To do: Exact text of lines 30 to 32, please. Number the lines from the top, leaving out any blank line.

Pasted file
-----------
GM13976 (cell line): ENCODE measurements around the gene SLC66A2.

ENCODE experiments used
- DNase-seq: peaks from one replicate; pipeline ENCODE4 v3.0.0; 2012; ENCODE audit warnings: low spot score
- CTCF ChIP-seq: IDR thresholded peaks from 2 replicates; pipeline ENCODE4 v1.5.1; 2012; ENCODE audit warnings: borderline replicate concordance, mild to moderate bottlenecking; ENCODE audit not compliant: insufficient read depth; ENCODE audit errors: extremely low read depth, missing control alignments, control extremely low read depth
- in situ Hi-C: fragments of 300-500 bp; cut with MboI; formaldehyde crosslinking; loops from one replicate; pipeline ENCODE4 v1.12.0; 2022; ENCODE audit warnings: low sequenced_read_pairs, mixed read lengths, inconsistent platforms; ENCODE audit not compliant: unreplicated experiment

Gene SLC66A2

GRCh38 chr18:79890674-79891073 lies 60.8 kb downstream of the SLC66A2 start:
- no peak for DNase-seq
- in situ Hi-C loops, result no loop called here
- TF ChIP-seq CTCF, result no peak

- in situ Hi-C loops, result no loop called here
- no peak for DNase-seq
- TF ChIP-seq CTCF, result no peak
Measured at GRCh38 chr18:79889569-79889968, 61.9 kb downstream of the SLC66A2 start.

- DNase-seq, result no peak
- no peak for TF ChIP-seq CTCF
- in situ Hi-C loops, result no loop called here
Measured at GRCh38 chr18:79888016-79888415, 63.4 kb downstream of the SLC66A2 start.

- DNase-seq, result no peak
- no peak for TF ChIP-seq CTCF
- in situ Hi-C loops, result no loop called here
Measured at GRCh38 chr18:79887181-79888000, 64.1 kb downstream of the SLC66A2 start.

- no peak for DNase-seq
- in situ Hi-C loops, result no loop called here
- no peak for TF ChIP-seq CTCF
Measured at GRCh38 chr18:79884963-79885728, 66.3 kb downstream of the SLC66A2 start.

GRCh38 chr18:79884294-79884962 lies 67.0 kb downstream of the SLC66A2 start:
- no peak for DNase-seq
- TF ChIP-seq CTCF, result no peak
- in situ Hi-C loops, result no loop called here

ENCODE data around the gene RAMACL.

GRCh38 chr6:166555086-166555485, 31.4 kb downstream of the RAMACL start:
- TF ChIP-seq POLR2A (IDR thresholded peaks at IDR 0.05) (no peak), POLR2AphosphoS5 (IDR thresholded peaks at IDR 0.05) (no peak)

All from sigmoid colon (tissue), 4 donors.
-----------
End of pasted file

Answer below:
- in situ Hi-C loops, result no loop called here

ENCODE data around the gene RAMACL.

GRCh38 chr6:166555086-166555485, 31.4 kb downstream of the RAMACL start: